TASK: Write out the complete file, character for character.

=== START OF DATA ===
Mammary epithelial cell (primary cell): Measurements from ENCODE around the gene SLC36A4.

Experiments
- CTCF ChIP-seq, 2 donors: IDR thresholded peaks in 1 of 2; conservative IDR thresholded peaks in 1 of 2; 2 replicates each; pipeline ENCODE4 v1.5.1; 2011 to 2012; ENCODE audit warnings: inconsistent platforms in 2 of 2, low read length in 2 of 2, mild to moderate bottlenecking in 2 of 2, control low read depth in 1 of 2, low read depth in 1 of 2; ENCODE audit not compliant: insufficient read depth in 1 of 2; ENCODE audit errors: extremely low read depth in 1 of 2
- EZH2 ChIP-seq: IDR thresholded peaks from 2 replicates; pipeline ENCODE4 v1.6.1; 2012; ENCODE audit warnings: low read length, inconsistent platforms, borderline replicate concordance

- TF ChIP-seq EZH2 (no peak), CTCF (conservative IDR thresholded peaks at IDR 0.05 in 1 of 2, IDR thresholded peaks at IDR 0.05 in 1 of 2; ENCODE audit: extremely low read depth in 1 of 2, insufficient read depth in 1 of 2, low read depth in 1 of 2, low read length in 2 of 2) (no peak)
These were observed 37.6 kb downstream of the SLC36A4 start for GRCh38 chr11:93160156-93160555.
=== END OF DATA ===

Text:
Mammary epithelial cell (primary cell): Measurements from ENCODE around the gene SLC36A4.

Experiments
- CTCF ChIP-seq, 2 donors: IDR thresholded peaks in 1 of 2; conservative IDR thresholded peaks in 1 of 2; 2 replicates each; pipeline ENCODE4 v1.5.1; 2011 to 2012; ENCODE audit warnings: inconsistent platforms in 2 of 2, low read length in 2 of 2, mild to moderate bottlenecking in 2 of 2, control low read depth in 1 of 2, low read depth in 1 of 2; ENCODE audit not compliant: insufficient read depth in 1 of 2; ENCODE audit errors: extremely low read depth in 1 of 2
- EZH2 ChIP-seq: IDR thresholded peaks from 2 replicates; pipeline ENCODE4 v1.6.1; 2012; ENCODE audit warnings: low read length, inconsistent platforms, borderline replicate concordance

- TF ChIP-seq EZH2 (no peak), CTCF (conservative IDR thresholded peaks at IDR 0.05 in 1 of 2, IDR thresholded peaks at IDR 0.05 in 1 of 2; ENCODE audit: extremely low read depth in 1 of 2, insufficient read depth in 1 of 2, low read depth in 1 of 2, low read length in 2 of 2) (no peak)
These were observed 37.6 kb downstream of the SLC36A4 start for GRCh38 chr11:93160156-93160555.